1. Exit West by Mohsin Hamid (Fiction) - Surely you know Hamid, of the Reluctant Fundamentalist fame. His new book Exist West came out this month and if I wasn't drowning in all my current reads, I would already be neck deep in this one.
2. Homesick for another world by Ottessa Moshfegh (Short Story Collection) - Ottessa Moshfegh shot to fame when her novel Eileen was shortlisted for the Man Booker Prize last year.
About the book (from the publisher's site): There’s something eerily unsettling about Ottessa Moshfegh’s stories, something almost dangerous, while also being delightful, and even laugh-out-loud funny. Her characters are all unsteady on their feet in one way or another; they all yearn for connection and betterment, though each in very different ways, but they are often tripped up by their own baser impulses and existential insecurities. Homesick for Another World is a master class in the varieties of self-deception across the gamut of individuals representing the human condition. But part of the unique quality of her voice, the echt Moshfeghian experience, is the way the grotesque and the outrageous are infused with tenderness and compassion.
3. The Refugees by Viet Thanh Nguyen (Short Story Collection) - Viet Thanh Nguyen won the Pulitzer Prize last year for his novel The Sympathizer.
About the book (from the publisher's site): The Refugees is a collection of perfectly formed stories written over a period of twenty years, exploring questions of immigration, identity, love, and family. In The Refugees, Viet Thanh Nguyen gives voice to lives led between two worlds, the adopted homeland and the country of birth. From a young Vietnamese refugee who suffers profound culture shock when he comes to live with two gay men in San Francisco, to a woman whose husband is suffering from dementia and starts to confuse her for a former lover, to a girl living in Ho Chi Minh City whose older half sister comes back from America having seemingly accomplished everything she never will, the stories are a captivating testament to the dreams and hardships of immigration.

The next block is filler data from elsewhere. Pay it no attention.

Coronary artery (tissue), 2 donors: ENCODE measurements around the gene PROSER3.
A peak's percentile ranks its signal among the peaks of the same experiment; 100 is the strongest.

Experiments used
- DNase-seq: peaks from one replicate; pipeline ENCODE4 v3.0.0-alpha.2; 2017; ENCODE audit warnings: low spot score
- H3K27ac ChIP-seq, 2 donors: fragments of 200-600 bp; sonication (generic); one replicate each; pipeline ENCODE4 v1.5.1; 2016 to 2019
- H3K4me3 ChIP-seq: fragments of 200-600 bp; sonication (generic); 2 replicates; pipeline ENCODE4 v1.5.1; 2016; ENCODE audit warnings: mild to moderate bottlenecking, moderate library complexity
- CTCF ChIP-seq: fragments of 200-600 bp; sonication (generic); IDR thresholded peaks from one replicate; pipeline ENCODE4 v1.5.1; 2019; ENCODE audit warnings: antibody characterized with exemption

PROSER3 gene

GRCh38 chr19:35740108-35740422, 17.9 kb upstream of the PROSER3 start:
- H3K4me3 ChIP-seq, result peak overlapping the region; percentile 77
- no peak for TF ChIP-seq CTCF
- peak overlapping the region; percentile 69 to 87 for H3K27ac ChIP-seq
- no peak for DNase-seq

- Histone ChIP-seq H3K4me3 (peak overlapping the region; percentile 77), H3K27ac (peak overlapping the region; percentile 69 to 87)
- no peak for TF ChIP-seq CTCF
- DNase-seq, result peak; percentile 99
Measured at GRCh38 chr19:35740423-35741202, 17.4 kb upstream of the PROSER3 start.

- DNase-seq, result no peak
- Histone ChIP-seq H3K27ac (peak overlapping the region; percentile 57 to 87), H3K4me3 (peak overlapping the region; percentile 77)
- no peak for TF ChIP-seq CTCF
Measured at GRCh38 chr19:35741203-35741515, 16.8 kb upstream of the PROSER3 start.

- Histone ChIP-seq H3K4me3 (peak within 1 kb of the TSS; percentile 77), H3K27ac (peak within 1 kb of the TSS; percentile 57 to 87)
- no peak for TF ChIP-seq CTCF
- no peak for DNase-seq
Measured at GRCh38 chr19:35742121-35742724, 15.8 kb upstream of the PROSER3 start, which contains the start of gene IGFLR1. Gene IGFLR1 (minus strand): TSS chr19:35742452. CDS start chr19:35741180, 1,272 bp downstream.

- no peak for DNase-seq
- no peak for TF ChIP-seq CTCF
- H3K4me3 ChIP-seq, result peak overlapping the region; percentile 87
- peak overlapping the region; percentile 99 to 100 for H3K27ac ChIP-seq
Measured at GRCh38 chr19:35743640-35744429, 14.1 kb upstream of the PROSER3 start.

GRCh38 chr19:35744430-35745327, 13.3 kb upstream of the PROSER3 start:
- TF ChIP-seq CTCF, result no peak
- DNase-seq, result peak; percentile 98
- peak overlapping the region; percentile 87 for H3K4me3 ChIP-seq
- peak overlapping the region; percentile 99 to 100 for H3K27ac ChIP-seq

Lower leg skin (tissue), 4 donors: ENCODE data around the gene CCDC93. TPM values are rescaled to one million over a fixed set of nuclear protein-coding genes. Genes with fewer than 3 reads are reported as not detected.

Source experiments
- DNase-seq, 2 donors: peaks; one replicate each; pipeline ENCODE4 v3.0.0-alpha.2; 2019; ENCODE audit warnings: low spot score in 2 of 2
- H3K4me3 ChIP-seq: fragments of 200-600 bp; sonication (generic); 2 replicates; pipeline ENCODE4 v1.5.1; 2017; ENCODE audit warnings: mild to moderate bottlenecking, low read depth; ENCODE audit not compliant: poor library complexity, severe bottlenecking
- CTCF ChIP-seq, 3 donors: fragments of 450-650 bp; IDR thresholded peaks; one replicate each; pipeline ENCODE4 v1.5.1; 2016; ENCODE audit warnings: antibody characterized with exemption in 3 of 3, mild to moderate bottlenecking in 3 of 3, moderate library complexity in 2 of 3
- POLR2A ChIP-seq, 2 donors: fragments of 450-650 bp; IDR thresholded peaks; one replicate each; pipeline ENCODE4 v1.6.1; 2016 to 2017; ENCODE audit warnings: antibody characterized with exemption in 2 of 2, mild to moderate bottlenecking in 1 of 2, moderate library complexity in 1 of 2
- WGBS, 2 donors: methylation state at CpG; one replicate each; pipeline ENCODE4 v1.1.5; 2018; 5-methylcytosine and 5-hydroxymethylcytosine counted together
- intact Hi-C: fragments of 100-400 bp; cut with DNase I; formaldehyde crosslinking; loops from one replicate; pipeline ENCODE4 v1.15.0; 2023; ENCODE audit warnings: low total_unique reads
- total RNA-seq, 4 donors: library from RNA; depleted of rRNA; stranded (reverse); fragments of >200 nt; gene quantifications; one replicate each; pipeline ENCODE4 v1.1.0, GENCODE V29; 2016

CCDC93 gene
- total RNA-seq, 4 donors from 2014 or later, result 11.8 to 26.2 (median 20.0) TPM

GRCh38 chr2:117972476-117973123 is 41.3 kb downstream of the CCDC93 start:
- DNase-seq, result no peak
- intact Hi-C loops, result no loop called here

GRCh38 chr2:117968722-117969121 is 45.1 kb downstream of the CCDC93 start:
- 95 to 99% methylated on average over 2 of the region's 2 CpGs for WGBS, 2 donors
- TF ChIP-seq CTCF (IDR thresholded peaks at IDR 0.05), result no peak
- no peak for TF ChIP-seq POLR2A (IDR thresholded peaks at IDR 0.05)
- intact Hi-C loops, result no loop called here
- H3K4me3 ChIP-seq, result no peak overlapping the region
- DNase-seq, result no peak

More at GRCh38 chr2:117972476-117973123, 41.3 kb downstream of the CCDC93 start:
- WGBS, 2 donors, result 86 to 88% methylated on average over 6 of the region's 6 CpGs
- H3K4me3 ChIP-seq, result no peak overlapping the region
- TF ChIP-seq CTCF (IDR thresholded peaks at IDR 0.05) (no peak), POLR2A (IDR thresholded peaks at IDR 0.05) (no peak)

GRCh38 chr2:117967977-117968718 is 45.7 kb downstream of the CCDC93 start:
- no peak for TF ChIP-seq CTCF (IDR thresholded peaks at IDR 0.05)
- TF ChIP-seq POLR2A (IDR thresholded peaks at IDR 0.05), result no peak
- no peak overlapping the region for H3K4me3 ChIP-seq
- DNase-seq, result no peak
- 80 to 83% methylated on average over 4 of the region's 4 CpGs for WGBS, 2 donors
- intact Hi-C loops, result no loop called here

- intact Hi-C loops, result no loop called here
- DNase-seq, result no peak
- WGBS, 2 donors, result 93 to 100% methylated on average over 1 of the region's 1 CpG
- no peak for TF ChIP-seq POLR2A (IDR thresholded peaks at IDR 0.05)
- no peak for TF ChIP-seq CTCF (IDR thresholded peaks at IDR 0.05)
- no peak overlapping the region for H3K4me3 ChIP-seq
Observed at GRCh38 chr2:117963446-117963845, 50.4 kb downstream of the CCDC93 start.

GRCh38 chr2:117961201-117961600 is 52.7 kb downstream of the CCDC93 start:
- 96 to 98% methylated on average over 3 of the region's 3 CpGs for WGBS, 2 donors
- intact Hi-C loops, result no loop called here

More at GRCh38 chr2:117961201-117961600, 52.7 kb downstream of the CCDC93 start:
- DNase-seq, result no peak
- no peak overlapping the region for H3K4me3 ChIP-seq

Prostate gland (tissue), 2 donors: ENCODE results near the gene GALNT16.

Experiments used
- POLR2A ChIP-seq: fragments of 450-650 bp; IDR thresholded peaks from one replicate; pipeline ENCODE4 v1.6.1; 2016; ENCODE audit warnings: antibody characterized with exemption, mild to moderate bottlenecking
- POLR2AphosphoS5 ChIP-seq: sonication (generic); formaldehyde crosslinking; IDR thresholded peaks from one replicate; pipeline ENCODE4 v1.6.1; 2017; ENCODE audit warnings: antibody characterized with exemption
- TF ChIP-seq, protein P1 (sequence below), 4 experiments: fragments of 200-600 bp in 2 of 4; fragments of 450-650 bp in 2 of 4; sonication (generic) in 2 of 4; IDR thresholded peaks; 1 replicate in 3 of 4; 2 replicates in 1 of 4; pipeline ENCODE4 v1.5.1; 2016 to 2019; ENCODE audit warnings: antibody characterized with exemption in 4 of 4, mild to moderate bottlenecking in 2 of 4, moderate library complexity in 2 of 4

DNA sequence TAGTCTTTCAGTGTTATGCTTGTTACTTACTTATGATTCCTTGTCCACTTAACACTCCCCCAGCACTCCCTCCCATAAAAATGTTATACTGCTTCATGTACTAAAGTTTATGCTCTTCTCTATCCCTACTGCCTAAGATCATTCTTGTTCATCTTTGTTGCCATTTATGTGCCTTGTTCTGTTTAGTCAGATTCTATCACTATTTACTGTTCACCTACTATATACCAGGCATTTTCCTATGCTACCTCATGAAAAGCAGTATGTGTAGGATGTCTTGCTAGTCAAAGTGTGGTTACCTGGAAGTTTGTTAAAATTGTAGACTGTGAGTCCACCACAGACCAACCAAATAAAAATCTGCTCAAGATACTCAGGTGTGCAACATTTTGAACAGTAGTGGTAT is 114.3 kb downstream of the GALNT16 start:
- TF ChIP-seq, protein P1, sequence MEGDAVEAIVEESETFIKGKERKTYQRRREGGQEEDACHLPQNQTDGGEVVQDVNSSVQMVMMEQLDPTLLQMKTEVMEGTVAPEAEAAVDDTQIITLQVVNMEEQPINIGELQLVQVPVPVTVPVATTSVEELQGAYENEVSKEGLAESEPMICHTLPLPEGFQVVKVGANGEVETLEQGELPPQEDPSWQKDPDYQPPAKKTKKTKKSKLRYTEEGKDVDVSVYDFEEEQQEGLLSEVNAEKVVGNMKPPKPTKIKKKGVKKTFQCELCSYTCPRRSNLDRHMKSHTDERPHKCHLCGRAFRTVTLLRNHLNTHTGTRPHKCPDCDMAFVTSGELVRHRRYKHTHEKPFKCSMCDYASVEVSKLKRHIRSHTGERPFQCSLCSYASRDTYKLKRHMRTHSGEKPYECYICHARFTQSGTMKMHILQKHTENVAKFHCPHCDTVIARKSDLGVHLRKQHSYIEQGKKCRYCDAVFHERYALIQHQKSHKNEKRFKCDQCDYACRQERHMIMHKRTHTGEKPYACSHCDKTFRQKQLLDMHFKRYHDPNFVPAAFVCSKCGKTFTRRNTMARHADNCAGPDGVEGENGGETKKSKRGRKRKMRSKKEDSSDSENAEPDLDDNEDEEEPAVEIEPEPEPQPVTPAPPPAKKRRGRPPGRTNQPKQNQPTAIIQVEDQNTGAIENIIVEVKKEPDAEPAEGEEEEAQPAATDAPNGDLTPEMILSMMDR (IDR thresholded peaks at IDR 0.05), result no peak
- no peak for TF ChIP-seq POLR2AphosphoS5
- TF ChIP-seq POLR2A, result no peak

4. Pachinko by Min Jin Lee (Saga) - After reading this blurb and drooling over the cover for a bit, I'm sure you'll want to get your hands on this sweeping multi-generational saga that's named after a popular japanese game.
About the book (from the publisher's site): PACHINKO follows one Korean family through the generations, beginning in early 1900s Korea with Sunja, the prized daughter of a poor yet proud family, whose unplanned pregnancy threatens to shame them. Betrayed by her wealthy lover, Sunja finds unexpected salvation when a young tubercular minister offers to marry her and bring her to Japan to start a new life. So begins a sweeping saga of exceptional people in exile from a homeland they never knew and caught in the indifferent arc of history. In Japan, Sunja's family members endure harsh discrimination, catastrophes, and poverty, yet they also encounter great joy as they pursue their passions and rise to meet the challenges this new home presents. Through desperate struggles and hard-won triumphs, they are bound together by deep roots as their family faces enduring questions of faith, family, and identity.
5. A Word for Love by Emily Robbins (fiction) - This is a debut novel set in Syria on the cusp of unrest. Emily Robbins was a Fulbright scholar in Damascus, Syria when she started thinking of the story that would later become this book.
About the book (from the publisher's site): It is said there are ninety-nine Arabic words for love. Bea, an American exchange student, has learned them all: in search of deep feeling, she travels to a Middle Eastern country known to hold the “The Astonishing Text,” an ancient, original manuscript of a famous Arabic love story that is said to move its best readers to tears. But once in this foreign country, Bea finds that instead of intensely reading Arabic she is entwined in her host family’s complicated lives–as they lock the doors, and whisper anxiously about impending revolution. And suddenly, instead of the ancient love story she sought, it is her daily witness of a contemporary Romeo and Juliet-like romance–between a housemaid and policeman of different cultural and political backgrounds–that astonishes her, changes her, and makes her weep. But as the country drifts toward explosive unrest, Bea wonders how many secrets she can keep, and how long she can fight for a romance that does not belong to her. Ultimately, in a striking twist, Bea’s own story begins to mirror that of “The Astonishing Text” that drew her there in the first place–not in the role of one of the lovers, as she might once have imagined, but as the character who lives to tell the story long after the lovers have gone.